Dyson’s canceled electric vehicle was known internally as the N526, would have had a 600-mile range per charge and could go from zero to 62 mph in 4.8 seconds, company founder James Dyson said in an interview with the (London) Sunday Times. James Dyson says he even drove the prototype of the SUV-style vehicle, meant to rival Tesla’s electric vehicles, “secretly in a screened-off compound.”

The vacuum cleaner company’s short-lived electric car project started in 2017, and at one point some 600 people at Dyson were working on it. In 2018, Dyson said it would build a manufacturing plant in Singapore to make the EVs, and was also working on developing solid-state batteries for the vehicle.

But after spending £500 million (about $605 million) of his own money on the project, James Dyson scrapped the EV plans last October. He told staff in an email “though we have tried very hard throughout the development process we simply can no longer see a way to make it commercially viable,” adding that the company would “concentrate on the formidable task of manufacturing solid-state batteries” as well as other “fundamental” technologies such as machine learning and AI.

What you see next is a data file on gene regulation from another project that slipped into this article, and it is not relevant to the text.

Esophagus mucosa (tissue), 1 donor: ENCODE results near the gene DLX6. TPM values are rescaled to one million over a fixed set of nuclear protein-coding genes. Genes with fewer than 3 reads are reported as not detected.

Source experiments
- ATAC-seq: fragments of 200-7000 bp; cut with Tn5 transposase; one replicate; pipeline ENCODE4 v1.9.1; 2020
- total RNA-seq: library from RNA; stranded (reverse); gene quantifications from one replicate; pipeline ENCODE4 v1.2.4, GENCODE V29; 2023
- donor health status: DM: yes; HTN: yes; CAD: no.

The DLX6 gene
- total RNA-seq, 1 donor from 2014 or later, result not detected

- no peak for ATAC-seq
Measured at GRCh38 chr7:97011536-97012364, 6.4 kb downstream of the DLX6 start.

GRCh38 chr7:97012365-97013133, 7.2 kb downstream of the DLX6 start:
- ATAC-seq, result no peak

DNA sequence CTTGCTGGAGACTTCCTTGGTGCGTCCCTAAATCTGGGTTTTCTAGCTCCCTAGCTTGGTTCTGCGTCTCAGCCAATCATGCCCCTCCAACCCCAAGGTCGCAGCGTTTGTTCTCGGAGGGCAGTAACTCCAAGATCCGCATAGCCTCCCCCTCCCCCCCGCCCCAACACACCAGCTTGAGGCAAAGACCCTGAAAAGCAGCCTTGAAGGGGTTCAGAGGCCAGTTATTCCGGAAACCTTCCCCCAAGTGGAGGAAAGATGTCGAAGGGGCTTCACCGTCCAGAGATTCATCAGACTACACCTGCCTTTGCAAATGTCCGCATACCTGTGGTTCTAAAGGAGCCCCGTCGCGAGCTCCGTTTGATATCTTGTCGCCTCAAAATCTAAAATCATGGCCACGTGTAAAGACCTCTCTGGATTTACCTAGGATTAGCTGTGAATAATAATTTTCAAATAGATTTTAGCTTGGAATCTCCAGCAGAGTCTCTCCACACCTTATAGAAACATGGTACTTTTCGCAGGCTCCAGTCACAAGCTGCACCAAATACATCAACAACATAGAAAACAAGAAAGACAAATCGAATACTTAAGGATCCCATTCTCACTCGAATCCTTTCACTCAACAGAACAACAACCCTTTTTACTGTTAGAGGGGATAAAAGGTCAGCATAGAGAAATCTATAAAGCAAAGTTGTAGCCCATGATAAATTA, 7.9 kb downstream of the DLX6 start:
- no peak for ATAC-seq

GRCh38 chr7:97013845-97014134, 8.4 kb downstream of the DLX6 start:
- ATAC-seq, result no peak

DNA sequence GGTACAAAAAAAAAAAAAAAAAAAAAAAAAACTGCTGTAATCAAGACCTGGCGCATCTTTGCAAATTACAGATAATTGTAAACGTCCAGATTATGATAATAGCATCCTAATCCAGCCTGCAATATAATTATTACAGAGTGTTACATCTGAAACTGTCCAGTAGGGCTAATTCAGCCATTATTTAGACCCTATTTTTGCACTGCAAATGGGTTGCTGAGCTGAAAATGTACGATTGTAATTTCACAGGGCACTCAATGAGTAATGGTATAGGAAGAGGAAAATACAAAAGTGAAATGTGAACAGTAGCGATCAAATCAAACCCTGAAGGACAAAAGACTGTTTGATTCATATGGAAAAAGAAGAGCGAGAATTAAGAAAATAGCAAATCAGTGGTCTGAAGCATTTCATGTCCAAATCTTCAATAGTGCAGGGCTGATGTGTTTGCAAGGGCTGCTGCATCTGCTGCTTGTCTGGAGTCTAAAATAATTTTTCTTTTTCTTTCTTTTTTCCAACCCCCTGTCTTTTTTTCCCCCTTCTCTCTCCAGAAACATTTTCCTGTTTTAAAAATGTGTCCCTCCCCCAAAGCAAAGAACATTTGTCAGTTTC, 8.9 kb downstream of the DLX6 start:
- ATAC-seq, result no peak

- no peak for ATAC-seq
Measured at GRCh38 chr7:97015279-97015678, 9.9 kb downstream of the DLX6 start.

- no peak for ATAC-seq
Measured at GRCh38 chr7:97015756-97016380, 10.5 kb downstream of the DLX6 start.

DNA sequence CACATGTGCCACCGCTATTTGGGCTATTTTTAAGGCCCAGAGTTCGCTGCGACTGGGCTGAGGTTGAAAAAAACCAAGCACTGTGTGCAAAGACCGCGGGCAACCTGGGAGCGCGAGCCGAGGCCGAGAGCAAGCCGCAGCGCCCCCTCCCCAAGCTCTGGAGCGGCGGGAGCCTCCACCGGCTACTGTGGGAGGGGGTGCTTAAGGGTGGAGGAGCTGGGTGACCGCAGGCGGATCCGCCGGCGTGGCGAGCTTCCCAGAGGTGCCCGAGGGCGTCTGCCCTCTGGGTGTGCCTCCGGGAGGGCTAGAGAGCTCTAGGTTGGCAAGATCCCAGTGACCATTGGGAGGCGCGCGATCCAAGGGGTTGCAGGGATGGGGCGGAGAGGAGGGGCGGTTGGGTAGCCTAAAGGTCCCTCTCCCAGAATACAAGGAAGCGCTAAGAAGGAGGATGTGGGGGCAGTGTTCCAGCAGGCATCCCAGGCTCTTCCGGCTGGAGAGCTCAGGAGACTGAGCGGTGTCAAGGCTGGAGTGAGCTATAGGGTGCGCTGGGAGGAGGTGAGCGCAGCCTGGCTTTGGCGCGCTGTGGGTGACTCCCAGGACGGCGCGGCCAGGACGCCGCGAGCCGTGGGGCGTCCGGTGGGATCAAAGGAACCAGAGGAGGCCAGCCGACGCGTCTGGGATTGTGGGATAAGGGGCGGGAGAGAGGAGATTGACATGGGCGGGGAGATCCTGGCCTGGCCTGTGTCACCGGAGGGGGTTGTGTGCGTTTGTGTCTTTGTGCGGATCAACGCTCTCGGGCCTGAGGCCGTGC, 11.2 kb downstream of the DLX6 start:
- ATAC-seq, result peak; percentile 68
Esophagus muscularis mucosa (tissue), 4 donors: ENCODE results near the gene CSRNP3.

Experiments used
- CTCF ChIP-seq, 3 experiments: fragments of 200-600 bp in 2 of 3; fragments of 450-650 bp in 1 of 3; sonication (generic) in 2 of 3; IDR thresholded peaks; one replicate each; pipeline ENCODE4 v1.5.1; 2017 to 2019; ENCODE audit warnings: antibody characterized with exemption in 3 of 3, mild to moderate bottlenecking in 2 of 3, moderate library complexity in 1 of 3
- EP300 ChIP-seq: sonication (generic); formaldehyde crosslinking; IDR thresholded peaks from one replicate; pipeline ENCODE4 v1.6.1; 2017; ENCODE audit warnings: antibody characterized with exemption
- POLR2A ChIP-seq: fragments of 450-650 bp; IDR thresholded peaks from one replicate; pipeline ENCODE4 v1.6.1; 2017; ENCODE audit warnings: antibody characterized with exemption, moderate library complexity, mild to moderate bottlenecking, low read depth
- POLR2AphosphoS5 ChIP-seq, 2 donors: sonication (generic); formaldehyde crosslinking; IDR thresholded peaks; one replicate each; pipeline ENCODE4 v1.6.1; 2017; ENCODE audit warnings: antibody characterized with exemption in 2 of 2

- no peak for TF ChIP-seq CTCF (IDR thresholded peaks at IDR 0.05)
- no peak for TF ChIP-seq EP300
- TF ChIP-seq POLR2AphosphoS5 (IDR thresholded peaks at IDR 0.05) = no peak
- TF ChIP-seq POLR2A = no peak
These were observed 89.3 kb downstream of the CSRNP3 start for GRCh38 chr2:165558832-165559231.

The Dyson car weighed 2.6 tons and had a top speed of 125 mph, with twin 200kW electric motors, according to the Times.

“There’s huge sadness and disappointment,” Dyson said in the Times interview. “Ours is a life of risk and of failure. We try things and they fail. Life isn’t easy.”

More recently, Dyson had spent about $25 million building a breathing ventilator meant for COVID-19 patients, using the company’s existing motor technology. The UK government told the company last month the ventilator was not needed, but James Dyson said he did not regret the resources the company devoted to the so-called CoVent project. “I have some hope that our ventilator may yet help the response in other countries, but that requires further time and investigation,” he said.

The Times spoke to Dyson for its annual rankings of the UK’s wealthiest people. James Dyson topped the Sunday Times Rich List for the first time, with an estimated fortune of £16.2 billion (about $19 billion).